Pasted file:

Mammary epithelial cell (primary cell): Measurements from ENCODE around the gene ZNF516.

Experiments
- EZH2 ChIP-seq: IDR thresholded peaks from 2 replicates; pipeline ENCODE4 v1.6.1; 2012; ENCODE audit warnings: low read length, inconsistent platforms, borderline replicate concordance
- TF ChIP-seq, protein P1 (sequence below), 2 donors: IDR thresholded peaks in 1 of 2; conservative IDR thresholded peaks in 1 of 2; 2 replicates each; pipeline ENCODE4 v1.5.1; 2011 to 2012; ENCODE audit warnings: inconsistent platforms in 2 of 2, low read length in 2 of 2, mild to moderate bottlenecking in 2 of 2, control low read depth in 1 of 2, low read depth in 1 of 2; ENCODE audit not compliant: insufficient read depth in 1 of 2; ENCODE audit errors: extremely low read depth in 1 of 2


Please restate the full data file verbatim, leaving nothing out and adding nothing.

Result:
Mammary epithelial cell (primary cell): Measurements from ENCODE around the gene ZNF516.

Experiments
- EZH2 ChIP-seq: IDR thresholded peaks from 2 replicates; pipeline ENCODE4 v1.6.1; 2012; ENCODE audit warnings: low read length, inconsistent platforms, borderline replicate concordance
- TF ChIP-seq, protein P1 (sequence below), 2 donors: IDR thresholded peaks in 1 of 2; conservative IDR thresholded peaks in 1 of 2; 2 replicates each; pipeline ENCODE4 v1.5.1; 2011 to 2012; ENCODE audit warnings: inconsistent platforms in 2 of 2, low read length in 2 of 2, mild to moderate bottlenecking in 2 of 2, control low read depth in 1 of 2, low read depth in 1 of 2; ENCODE audit not compliant: insufficient read depth in 1 of 2; ENCODE audit errors: extremely low read depth in 1 of 2